No matter what route I take, my daily commute to work is at least an hour each way and usually takes an hour-thirty. Sometimes the drive can be over two hours. Atlanta is known for daily traffic accidents and drivers who act as if they are racing in the Indi 500.
I managed to convince my bosses to let me work one day a week at a sister site only twenty minutes from driveway to door. Great. The problem is that I have little or nothing to do here. I sit in a front glass room, sort of like a man-trap except that the only thing between an incoming client and the clinic is me. I greet people, ask them why they are here and whether they have been exposed to anyone who is Covid-positive in the past two weeks. No one tells me the truth. I take their temperature; if it is normal, I wrap a paper band in the color of the day around their wrist, which is fastened with a sticky end akin to super glue. I warn them that it won’t come off easily. “Use a pair of scissors—not a knife,” I suggest.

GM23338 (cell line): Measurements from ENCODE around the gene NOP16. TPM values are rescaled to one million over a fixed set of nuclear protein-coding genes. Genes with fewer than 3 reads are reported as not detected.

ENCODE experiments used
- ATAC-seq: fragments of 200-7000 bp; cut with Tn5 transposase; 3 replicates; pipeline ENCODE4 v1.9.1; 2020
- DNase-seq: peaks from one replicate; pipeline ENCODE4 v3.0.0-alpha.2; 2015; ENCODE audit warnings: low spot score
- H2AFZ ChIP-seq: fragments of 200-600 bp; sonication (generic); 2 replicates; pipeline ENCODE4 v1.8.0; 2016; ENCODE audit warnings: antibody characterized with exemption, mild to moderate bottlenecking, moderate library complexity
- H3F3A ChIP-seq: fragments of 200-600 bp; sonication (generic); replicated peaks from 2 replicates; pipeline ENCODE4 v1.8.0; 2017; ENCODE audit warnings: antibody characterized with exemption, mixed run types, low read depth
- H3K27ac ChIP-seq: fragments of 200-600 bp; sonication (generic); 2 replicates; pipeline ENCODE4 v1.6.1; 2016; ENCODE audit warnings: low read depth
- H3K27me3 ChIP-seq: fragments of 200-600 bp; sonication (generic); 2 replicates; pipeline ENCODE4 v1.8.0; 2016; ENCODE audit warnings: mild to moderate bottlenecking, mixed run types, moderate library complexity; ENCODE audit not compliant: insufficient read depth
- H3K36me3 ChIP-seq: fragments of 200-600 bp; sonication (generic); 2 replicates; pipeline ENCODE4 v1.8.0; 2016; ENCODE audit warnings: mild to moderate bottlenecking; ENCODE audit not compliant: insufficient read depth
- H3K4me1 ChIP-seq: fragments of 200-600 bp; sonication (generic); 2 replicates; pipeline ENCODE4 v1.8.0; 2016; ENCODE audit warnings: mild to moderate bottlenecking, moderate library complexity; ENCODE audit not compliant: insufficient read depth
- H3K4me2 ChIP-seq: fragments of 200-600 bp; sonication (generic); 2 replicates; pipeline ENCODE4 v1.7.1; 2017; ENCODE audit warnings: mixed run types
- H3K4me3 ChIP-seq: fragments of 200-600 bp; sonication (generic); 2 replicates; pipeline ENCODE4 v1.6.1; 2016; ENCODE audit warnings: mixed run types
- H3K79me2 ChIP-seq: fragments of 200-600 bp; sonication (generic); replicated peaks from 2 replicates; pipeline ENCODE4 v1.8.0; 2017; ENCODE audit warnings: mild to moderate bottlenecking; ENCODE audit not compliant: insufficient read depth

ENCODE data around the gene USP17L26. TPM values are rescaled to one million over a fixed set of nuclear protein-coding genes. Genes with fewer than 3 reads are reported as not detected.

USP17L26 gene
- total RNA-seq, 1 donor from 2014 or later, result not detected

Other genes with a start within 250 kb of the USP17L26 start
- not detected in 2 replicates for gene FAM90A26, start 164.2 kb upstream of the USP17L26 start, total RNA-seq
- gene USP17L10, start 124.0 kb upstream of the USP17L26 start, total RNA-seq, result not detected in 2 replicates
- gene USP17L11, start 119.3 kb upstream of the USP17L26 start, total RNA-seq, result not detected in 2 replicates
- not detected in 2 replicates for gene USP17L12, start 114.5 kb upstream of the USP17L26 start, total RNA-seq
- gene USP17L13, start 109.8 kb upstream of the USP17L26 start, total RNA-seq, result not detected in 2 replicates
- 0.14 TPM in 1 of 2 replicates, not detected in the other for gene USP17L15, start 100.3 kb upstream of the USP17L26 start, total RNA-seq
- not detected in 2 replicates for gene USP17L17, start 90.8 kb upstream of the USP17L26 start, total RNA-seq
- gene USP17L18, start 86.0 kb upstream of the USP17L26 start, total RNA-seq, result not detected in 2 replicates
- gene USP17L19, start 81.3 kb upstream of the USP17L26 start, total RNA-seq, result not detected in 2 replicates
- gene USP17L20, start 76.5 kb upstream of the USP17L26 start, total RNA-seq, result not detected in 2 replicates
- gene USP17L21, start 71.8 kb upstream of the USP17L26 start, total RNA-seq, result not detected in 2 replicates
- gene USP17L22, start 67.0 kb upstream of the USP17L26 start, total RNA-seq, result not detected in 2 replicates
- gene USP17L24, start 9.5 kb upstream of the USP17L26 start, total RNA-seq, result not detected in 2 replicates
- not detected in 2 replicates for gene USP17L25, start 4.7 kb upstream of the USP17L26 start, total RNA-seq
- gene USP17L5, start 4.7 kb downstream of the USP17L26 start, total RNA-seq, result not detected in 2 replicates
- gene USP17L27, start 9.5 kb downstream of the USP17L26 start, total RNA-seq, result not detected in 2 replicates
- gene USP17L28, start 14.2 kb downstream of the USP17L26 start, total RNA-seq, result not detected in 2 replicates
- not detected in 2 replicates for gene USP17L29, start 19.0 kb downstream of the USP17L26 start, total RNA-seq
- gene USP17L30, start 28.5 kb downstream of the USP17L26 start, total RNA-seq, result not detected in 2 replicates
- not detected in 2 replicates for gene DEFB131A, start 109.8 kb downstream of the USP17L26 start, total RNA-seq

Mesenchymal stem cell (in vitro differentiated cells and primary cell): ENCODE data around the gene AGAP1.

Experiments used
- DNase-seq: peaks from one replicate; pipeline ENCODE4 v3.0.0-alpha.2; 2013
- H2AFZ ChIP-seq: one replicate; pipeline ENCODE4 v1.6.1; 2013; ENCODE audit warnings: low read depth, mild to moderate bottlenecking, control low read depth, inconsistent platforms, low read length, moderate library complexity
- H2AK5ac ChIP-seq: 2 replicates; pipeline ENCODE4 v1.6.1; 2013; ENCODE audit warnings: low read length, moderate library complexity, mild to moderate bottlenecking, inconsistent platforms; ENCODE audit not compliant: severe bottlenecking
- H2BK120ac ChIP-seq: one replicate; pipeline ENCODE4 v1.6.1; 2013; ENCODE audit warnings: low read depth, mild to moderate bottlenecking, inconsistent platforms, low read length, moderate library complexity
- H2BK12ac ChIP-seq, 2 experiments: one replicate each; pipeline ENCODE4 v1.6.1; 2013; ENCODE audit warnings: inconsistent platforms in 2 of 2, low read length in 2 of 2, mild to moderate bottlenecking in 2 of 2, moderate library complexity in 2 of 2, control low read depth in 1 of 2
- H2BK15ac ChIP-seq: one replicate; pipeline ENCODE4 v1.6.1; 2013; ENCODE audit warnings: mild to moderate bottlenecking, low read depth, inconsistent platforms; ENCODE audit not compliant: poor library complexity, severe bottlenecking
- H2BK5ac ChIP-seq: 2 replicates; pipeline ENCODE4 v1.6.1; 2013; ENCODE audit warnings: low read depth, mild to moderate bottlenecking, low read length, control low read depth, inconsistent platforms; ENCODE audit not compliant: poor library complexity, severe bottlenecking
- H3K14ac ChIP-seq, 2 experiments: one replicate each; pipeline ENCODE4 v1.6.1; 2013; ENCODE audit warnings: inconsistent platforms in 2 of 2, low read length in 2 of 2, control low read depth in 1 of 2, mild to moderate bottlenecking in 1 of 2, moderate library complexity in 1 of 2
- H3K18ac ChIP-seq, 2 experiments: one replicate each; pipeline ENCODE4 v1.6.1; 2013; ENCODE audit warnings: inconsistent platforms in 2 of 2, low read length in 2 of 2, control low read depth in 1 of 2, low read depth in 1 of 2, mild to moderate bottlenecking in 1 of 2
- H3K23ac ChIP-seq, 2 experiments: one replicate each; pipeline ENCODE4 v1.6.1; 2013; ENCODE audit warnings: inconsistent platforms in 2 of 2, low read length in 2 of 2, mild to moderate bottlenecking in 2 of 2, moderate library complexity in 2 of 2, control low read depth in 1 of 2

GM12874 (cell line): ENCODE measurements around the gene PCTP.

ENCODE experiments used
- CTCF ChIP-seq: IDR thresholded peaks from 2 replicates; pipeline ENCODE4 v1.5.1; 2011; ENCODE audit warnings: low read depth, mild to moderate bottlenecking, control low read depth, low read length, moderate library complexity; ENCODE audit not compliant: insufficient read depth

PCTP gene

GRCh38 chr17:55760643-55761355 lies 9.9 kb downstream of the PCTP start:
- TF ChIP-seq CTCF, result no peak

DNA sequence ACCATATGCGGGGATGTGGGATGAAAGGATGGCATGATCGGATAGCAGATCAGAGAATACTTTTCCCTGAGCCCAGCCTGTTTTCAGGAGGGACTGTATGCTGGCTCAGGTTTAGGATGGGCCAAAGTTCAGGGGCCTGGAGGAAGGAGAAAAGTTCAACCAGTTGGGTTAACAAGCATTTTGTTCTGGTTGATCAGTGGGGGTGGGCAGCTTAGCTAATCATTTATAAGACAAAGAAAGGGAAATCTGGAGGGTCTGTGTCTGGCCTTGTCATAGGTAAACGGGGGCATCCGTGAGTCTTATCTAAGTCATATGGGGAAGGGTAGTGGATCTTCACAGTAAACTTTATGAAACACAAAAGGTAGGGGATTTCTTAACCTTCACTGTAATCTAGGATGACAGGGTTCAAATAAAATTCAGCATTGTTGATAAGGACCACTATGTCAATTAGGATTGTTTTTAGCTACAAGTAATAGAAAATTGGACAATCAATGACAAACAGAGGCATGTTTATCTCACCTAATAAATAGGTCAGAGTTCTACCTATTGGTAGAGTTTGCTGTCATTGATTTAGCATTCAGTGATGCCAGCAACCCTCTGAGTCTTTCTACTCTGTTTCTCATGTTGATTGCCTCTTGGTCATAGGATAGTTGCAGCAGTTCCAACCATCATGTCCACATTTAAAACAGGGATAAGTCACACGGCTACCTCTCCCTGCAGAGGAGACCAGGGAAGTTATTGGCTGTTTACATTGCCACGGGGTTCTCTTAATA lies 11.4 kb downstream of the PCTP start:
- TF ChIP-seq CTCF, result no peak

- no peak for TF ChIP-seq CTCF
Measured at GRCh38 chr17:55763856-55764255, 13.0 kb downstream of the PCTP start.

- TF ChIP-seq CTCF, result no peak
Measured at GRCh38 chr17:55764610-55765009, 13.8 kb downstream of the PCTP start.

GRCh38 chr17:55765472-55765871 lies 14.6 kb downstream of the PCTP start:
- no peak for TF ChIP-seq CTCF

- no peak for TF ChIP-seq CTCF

Once I send them through the interior double doors, they disappear into the waiting rooms and offices.
So on to the Touchless Forehead Thermometer. I don’t like them. I get anxious when someone points one at me. I flinch involuntarily. It looks like a Taser or a plastic gun with a lethal aura. I can’t be the only one who is afraid of it. I see fear on people’s faces because they don’t understand the technology. It looks like a gun and shoots . . . what? Cosmic rays! Today I learned that I could point it at anyone’s wrist and get an accurate reading. No more foreheads. The clients are relieved, and I am relieved.
I earn twelve dollars an hour to warm the seat of this chair, check people into clinics, and attempt to soothe them if they’re nervous. I smile with my eyes and try to speak clearly through my double face masks. I do this every Tuesday for eight hours. It sure beats staying home and watching daytime TV.